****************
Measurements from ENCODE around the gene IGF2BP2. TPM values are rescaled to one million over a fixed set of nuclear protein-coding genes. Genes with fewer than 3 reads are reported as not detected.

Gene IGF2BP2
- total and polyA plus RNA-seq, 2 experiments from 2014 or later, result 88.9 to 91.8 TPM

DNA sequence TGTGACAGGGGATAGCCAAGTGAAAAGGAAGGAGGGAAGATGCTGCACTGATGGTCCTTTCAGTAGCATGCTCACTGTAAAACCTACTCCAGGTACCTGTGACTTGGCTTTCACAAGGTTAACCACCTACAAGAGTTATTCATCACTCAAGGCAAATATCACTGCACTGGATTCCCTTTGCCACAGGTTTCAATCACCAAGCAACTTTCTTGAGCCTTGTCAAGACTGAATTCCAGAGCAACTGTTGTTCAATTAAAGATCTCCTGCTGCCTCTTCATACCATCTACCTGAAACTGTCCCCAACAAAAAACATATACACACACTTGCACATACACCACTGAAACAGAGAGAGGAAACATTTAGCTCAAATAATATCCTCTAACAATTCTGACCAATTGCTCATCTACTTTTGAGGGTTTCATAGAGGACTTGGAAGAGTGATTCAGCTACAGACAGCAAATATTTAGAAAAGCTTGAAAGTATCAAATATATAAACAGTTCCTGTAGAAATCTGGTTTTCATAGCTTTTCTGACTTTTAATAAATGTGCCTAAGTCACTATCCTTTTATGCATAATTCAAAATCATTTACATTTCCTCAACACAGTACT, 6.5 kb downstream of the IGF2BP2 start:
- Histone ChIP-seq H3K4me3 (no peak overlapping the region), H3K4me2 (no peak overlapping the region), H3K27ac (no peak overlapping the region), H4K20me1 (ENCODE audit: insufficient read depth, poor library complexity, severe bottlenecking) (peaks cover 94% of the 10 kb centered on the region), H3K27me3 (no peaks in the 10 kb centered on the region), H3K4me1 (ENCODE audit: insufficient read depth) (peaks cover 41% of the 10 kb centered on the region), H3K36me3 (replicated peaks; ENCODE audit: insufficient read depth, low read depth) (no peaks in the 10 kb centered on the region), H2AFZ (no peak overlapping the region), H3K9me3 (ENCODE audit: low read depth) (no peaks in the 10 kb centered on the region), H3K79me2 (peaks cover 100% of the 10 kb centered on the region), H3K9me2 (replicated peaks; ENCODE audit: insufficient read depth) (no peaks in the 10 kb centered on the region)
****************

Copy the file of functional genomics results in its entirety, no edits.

Measurements from ENCODE around the gene IGF2BP2. TPM values are rescaled to one million over a fixed set of nuclear protein-coding genes. Genes with fewer than 3 reads are reported as not detected.

Gene IGF2BP2
- total and polyA plus RNA-seq, 2 experiments from 2014 or later, result 88.9 to 91.8 TPM

DNA sequence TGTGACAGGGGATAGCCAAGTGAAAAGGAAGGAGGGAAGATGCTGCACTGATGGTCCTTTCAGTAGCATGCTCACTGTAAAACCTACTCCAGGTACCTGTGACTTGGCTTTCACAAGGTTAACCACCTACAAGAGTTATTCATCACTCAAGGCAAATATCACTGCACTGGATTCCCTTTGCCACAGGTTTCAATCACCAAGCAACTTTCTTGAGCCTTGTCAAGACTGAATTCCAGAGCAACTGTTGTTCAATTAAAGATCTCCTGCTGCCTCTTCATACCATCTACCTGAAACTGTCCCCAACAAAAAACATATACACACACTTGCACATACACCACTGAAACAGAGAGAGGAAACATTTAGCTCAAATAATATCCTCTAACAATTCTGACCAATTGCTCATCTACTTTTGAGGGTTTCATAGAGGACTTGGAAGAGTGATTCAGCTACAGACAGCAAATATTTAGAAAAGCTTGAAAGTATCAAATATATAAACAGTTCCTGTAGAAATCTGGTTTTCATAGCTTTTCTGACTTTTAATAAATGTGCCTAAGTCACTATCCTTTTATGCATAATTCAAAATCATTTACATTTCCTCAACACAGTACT, 6.5 kb downstream of the IGF2BP2 start:
- Histone ChIP-seq H3K4me3 (no peak overlapping the region), H3K4me2 (no peak overlapping the region), H3K27ac (no peak overlapping the region), H4K20me1 (ENCODE audit: insufficient read depth, poor library complexity, severe bottlenecking) (peaks cover 94% of the 10 kb centered on the region), H3K27me3 (no peaks in the 10 kb centered on the region), H3K4me1 (ENCODE audit: insufficient read depth) (peaks cover 41% of the 10 kb centered on the region), H3K36me3 (replicated peaks; ENCODE audit: insufficient read depth, low read depth) (no peaks in the 10 kb centered on the region), H2AFZ (no peak overlapping the region), H3K9me3 (ENCODE audit: low read depth) (no peaks in the 10 kb centered on the region), H3K79me2 (peaks cover 100% of the 10 kb centered on the region), H3K9me2 (replicated peaks; ENCODE audit: insufficient read depth) (no peaks in the 10 kb centered on the region)